The 4As strategy of J&K’s Draft Drug De-addiction Policy

These include increasing Awareness, restricting the Availability of drugs, and increasing Affordability and Accessibility to treatment programmes.
The National Crime Records Bureau (NCRB) report revealed that 1222 cases under NDPS Act 1985 were registered in J&K in 2020, however, the number has increased to 1681 in 2021. [Representational Image]
The National Crime Records Bureau (NCRB) report revealed that 1222 cases under NDPS Act 1985 were registered in J&K in 2020, however, the number has increased to 1681 in 2021. [Representational Image]File: Mapixel [Creative Commons]

Srinagar: The J&K's Draft Drug De-addiction Policy has called for the '4As strategy' to eradicate the menace of drug abuse in Jammu and Kashmir.

The policy has been drafted by the Institute of Mental Health and Neurosciences (IMHANS) Kashmir in collaboration with the Government Medical College (GMC) Srinagar and the J&K State Aids Control Society.

The policy has been drafted at a time when the latest national report on drug abuse in J&K has set alarm bells ringing for the government as the figures indicate an increase of 35 percent in drug abuse cases in 2021 compared to the cases registered in 2020.

The National Crime Records Bureau (NCRB) report revealed that 1222 cases under NDPS Act 1985 were registered in J&K in 2020, however, the number has increased to 1681 in 2021.

Earlier, in a report by the National Drug Dependence Treatment Centre of the All India Institute of Medical Sciences (AIIMS) on the magnitude of substance abuse in the country, J&K was placed 5th and had more than six lakh people affected by drug abuse.

Meanwhile, the drug de-addiction policy drafted has suggested some key strategies while keeping the focus on 4As.

These include increasing Awareness, restricting the Availability of drugs, and increasing Affordability and Accessibility to treatment programmes.

As per the policy, the awareness programmes targeting entire communities and high-risk populations would focus on enhancing the protective factors and reducing the modifiable risk factors in the individuals and their environment.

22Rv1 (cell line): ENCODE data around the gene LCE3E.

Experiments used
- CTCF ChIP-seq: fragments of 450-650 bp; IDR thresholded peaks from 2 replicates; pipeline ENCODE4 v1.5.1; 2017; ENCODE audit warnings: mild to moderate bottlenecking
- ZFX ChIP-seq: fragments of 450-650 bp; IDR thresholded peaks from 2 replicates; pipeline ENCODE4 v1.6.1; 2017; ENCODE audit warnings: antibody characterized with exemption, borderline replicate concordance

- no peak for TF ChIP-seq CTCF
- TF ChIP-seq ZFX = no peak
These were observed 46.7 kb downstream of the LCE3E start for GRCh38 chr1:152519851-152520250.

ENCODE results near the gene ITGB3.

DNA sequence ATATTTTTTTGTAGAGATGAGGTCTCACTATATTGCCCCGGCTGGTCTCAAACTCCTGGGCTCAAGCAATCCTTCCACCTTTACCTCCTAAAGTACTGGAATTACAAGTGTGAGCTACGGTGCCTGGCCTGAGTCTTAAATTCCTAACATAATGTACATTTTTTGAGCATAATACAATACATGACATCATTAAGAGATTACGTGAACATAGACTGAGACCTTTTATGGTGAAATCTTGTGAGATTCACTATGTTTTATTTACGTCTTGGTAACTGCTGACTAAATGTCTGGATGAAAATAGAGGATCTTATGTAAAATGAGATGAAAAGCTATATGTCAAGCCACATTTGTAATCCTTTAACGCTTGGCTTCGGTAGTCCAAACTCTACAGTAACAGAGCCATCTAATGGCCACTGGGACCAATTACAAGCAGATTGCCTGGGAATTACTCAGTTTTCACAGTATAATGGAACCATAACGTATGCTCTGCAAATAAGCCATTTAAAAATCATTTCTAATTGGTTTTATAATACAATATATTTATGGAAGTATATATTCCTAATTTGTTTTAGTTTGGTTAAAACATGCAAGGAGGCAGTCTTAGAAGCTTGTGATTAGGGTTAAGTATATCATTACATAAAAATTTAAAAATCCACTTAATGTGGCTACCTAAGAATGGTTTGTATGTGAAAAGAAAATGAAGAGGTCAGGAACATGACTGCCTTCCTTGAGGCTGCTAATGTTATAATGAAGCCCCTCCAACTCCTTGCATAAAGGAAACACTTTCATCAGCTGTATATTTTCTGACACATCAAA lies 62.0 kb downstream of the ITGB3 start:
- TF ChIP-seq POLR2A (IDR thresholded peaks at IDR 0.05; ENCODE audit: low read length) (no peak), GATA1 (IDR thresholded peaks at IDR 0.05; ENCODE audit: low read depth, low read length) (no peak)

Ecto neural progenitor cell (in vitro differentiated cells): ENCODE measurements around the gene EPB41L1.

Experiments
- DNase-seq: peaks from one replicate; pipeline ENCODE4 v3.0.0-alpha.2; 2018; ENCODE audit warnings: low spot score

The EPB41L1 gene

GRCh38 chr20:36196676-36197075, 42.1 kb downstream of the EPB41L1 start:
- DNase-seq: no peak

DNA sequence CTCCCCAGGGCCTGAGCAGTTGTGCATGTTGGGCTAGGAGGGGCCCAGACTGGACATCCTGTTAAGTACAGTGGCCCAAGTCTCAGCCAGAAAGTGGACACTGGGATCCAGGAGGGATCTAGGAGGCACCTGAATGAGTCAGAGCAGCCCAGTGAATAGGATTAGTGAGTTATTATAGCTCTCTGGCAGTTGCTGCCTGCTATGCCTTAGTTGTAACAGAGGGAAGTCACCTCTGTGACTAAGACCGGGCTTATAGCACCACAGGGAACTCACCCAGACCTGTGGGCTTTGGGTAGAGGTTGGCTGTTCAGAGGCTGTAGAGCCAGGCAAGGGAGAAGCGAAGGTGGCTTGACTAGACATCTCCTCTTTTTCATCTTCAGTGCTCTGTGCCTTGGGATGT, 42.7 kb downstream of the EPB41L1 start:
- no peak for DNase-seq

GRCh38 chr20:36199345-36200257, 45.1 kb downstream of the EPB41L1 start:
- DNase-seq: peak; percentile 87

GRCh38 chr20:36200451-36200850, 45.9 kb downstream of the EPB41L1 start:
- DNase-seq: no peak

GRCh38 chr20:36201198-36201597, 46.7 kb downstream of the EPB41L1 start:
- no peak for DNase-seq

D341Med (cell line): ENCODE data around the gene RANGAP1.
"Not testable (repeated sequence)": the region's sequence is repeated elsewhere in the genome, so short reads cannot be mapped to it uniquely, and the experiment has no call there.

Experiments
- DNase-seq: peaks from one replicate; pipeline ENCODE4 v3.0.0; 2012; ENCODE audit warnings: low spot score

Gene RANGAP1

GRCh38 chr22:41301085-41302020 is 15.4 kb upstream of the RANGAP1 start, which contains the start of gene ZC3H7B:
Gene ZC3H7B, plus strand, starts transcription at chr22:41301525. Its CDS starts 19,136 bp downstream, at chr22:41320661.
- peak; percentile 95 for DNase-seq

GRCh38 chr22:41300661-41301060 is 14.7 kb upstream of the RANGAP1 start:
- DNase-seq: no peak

“These will also include knowledge about the types of commonly abused substances, symptoms of intoxication and withdrawal, and consequences of substance use, both physical and mental,” the document reads.

The policy has suggested that de-stigmatisation of the treatment process through awareness programmes should be done and knowledge about the treatment be provided to the youth.

"Basic learning about substance use disorders can be included in the school curriculum and at a higher level in the curriculum of undergraduate medical students," the document reads.

The policy has advocated for holding classroom programmes in schools by teachers or peer leaders focusing on life and social skills, self-control, emotional awareness, communication, drug resistance, and skills.

"Religious beliefs are important protective factors. Spiritual leaders should be involved and public education campaigns on radio, TV, social media, and billboards should be organised as well," the document reads.

The policy has suggested that the availability of drugs should be restricted which can be achieved by enforcing the already existing laws vigorously and checking their compliance at regular intervals.

“Stringent laws are needed against the rampant misuse of prescription medications and reckless sale of medication with psychoactive properties at medical shops,” the document reads, adding that the laws were needed to restrict the sale of solvent-containing compounds, especially to minors.

“There should be special directions to the teachers and the parents to supervise the use of solvent-containing products by children and adolescents. The draft policy has also suggested more restrictions on the sale and public use of legal drugs, tobacco, and alcohol, especially on its underage sale. Heavy restriction and law measures are needed on the increasing production and trade of prohibited drugs across the states,” the document reads. “This becomes essential in the current scenario of the increasing influx of labour class population into the state, as well as the efflux of youth to the outside of the state in search of employment and educational opportunities.”

The policy has suggested that non-compliance with policy should be dealt with strict punishment.

It has advocated increasing affordability and accessibility to treatment programmes by suggesting that insurance benefits and medical leave should cover de-addiction treatment just as any other general medical condition.

“Primary care physicians can provide treatment to local patients in uncomplicated drug intoxication or withdrawal conditions and hence should be trained for the same,” the policy reads.

The de-addiction policy has called for the promotion of activities that protect against substance abuse.

The policy has suggested measures for increasing educational and employment opportunities for children and youth.

“Improved, affordable, and accessible healthcare, both physical and mental, should be provided. Rehabilitation of existing slum establishments and prevention of mushrooming of slums as the poor condition of living in these areas breeds addiction and related problems,” the policy document reads.

The policy has suggested increasing opportunities for sports and the scope for leisure activities including health parks, amusement parks, zoos, and museums.

“Incentives that reinforce healthy behaviours like bravery awards, awards for social work, awards to upcoming sportspersons, and young entrepreneurs should be introduced,” it reads.

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